Therefore, a density of 1.0 could represent a wide percentage of actual silver metal based on silver halide coated. The percentage or mass / density value varies from Dmin to Dmax and can be seen if one measures density vs wavelength of each step in a step wedge and plots this vs a similar vacuum deposited carbon wedge. Since the carbon is uniform at all wavelengths, the difference beween the carbon wedge and the silver wedge produced by development will show the variation caused by developers and halide type.

    One developer with one film is repeatable in terms of mass / unit density or density / unit mass, but varying film and developer will not yield a really useful figure.

    I agree with the fact that most developers that yield good black images from toe to shoulder will probably yield similar or even identical results, but warm or blue images, or those generated by compensating developers will most likely not fit this 'norm'. I might add that if H&D used an orthochromatic film with K grains and relatively fine grain and low iodide content (as I'm sure they did back then) the results would be quite different from todays T-grain panchromatic highly sensitized high iodide emulsions.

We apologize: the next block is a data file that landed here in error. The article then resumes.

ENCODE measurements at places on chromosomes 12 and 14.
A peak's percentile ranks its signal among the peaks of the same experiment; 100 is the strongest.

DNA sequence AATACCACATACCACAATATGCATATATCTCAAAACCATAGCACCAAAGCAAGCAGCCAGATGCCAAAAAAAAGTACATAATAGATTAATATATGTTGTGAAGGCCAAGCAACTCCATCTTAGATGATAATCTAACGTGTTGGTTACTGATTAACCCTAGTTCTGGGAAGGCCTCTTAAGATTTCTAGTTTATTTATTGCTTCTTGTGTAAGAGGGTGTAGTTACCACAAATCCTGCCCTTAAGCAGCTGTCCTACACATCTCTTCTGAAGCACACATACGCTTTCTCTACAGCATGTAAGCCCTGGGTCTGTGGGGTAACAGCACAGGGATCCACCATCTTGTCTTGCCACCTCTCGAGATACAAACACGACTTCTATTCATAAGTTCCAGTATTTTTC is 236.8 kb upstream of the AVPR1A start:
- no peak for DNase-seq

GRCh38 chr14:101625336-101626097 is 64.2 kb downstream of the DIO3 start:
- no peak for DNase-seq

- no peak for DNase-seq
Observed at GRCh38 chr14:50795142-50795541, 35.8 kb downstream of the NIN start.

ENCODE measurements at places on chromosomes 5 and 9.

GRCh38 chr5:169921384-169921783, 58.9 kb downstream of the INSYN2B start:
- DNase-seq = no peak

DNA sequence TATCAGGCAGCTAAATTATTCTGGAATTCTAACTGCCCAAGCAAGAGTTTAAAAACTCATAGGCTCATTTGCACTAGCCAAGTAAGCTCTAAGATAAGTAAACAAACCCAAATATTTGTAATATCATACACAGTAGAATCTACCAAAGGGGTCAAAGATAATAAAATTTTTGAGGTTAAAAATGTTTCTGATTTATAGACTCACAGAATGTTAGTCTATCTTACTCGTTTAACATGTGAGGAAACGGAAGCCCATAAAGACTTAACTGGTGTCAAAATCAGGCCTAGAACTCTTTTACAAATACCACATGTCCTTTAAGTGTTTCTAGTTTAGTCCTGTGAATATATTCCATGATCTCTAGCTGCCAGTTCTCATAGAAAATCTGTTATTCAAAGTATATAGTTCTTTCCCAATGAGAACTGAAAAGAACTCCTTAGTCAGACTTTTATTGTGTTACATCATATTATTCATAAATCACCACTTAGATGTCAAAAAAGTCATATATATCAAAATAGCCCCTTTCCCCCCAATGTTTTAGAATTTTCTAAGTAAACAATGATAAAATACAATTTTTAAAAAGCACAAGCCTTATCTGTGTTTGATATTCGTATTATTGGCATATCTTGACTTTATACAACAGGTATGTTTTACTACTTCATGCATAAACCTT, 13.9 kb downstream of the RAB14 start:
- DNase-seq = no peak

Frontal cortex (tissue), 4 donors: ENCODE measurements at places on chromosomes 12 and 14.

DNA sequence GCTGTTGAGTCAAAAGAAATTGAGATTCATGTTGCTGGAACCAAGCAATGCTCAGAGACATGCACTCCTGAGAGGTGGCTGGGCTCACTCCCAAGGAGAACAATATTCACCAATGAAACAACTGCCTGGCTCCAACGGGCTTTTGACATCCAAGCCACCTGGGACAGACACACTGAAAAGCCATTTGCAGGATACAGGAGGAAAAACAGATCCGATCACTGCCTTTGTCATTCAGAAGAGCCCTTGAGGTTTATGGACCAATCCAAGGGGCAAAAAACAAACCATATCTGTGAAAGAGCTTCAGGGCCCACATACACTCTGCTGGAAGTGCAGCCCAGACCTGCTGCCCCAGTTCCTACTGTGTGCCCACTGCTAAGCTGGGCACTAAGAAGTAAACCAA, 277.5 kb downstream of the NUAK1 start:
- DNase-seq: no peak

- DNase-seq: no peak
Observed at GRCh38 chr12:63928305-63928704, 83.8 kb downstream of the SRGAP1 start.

When I joined EK, one of the lessons I learned was to avoid this 'trap', when I was taught the meaning of 'silver criterion' which included the need to base development on mass, not density. Note that I said development not image. Image is based on density, not mass. That was the nature of one of my first lessons at EK.

    As a rule of thumb, I learned also that about 50% of the coated silver is developed in an average image.

    Ron Mowrey

Share This Page